This jarring discord of Noblity,
This thould'ring of each other in the court,
This factious bandying of their favourites,
But that he doth prelage fome ill event.
'Tis much, when sceptres are in childrens' hands;
But more, when envy breeds unkind division :
There comes the ruin, there begins confufion. [Exit,

SCENE III. Before the walls of Bourdeaux.

Enter Talbot with trumpets aud drums.
Tal. Go to the gates of Bourdeaux, trumpeter,
Summon their General unto the wall. [Sounds,

Enter General, aloft.
Englifh John Talbot, Captains, calls you forth,
Servant in arms to Harry King of England;
And thus he would. Open your city.gates,
Be humbled to us, call my sovereign yours,
And do him homage as obedient subjects,
And I'll withdraw me and my bloody pow'r.
But if you frown upon this proffer'd peace,
You tempt the fury of my three attendants,
Lean famine, quartering steel, and climbing fire;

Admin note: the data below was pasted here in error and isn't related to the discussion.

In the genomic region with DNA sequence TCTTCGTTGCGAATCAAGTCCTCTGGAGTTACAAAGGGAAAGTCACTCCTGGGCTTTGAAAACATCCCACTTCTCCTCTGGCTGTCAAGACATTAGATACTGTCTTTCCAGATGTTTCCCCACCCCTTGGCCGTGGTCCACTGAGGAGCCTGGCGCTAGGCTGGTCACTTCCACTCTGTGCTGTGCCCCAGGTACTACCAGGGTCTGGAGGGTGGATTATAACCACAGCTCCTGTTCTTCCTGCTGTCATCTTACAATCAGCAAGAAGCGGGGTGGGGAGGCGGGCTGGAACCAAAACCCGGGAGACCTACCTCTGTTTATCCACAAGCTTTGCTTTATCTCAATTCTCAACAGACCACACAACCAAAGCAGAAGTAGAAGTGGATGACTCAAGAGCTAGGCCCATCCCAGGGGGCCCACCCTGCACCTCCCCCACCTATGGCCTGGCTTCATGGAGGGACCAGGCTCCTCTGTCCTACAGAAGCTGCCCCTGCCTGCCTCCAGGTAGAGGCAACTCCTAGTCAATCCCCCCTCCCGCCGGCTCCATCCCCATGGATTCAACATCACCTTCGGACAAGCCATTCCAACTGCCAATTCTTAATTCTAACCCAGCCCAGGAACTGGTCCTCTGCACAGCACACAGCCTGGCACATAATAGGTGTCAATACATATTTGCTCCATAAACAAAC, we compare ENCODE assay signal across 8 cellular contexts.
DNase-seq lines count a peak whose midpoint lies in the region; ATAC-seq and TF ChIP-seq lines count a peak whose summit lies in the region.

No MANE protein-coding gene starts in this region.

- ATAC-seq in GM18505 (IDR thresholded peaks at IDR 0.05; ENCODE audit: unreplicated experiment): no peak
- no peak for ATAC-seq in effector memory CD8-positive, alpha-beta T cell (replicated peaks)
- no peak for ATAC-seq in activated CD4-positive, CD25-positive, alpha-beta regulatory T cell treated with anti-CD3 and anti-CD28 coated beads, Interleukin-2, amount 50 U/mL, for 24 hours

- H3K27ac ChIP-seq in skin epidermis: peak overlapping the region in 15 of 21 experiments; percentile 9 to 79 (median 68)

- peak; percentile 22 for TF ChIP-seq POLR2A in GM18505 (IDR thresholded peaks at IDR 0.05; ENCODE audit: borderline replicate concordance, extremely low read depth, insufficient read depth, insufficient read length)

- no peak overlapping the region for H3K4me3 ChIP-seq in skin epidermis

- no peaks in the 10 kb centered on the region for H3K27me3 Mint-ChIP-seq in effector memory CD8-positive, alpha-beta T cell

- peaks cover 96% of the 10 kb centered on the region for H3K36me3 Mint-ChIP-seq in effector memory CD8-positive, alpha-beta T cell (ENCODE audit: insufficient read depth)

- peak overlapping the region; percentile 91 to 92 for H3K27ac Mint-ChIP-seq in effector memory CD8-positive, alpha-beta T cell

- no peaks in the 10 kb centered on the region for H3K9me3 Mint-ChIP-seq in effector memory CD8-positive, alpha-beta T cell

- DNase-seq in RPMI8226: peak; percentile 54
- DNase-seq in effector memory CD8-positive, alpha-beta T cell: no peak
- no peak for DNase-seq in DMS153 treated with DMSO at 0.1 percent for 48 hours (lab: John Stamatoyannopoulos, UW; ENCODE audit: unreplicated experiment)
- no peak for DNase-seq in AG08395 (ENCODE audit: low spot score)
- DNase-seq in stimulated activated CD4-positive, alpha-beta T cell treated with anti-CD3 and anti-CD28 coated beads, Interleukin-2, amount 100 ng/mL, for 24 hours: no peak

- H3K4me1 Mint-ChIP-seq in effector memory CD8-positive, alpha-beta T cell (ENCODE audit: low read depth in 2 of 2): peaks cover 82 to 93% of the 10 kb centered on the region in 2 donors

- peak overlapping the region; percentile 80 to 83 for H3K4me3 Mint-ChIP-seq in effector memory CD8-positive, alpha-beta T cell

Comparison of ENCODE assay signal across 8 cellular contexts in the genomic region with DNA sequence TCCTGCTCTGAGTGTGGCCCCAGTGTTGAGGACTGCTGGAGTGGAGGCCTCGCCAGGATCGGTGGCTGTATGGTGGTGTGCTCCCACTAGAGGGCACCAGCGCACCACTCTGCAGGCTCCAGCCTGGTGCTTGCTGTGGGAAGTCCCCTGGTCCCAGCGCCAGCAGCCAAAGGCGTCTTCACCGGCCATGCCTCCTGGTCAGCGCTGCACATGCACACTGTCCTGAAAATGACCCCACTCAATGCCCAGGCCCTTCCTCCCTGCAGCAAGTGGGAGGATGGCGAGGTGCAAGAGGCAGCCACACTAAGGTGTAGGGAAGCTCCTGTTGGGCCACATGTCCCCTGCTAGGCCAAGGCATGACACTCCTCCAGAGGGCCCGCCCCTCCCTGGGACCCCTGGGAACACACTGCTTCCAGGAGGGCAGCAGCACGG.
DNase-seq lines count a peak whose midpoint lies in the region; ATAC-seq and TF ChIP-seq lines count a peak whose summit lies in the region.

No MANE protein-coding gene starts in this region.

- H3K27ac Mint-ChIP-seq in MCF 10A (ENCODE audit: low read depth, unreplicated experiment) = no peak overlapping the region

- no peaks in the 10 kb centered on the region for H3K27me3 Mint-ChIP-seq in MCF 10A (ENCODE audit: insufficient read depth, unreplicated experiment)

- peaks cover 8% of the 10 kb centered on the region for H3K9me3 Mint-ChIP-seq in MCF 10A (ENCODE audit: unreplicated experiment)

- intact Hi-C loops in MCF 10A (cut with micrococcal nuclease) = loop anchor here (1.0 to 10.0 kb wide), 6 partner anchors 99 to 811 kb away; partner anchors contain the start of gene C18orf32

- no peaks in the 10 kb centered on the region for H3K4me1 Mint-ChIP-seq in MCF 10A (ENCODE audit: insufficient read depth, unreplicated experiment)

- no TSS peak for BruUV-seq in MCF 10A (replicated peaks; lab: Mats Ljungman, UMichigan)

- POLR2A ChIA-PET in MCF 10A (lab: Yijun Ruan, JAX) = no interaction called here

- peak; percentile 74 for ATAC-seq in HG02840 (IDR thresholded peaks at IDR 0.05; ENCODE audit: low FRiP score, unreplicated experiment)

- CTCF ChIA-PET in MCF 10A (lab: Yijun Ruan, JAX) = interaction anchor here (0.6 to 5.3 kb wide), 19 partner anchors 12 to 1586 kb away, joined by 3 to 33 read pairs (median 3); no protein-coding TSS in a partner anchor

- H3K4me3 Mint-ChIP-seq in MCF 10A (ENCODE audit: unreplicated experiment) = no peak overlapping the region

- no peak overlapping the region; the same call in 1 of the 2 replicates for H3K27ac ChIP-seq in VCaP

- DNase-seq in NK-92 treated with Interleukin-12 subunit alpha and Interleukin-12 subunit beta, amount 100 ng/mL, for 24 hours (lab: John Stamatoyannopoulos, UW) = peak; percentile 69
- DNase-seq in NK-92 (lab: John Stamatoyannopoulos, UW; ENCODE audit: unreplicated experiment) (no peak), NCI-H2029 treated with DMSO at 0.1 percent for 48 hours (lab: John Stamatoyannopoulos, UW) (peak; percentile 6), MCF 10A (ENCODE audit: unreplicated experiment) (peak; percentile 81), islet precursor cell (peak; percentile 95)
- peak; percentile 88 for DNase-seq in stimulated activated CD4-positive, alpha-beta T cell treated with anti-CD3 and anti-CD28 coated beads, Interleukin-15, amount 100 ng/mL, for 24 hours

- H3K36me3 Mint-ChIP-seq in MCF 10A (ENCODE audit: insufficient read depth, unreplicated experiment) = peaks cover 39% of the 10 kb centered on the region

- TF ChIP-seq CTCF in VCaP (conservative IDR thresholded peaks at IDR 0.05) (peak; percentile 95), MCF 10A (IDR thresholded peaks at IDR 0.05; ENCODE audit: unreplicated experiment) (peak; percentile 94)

Who in a moment even with the earth
Shall lay your stately and air- braving tow'rs,
If you forsake the offer of their love.

Gen. Thou ominous and fearful owl of death,
Our nation's terror, and their bloody scourge!
The period of thy tyranny approacheth.
On us thou canst not enter, but by death;
For I protest we are well fortify'd,
And strong enough to iffue out and fight.
If thou retire, the Dauphin, well appointed,
Stands with the fnares of war to tangle thee.
On either hand thee, there are squadrons pitch'd
To wall thee from the liberty of fight;
And no way canst thou turn thee for redress,
But death doth front thee with apparent spoil,
And pale destruction meets thee in the face,

« PreviousContinue »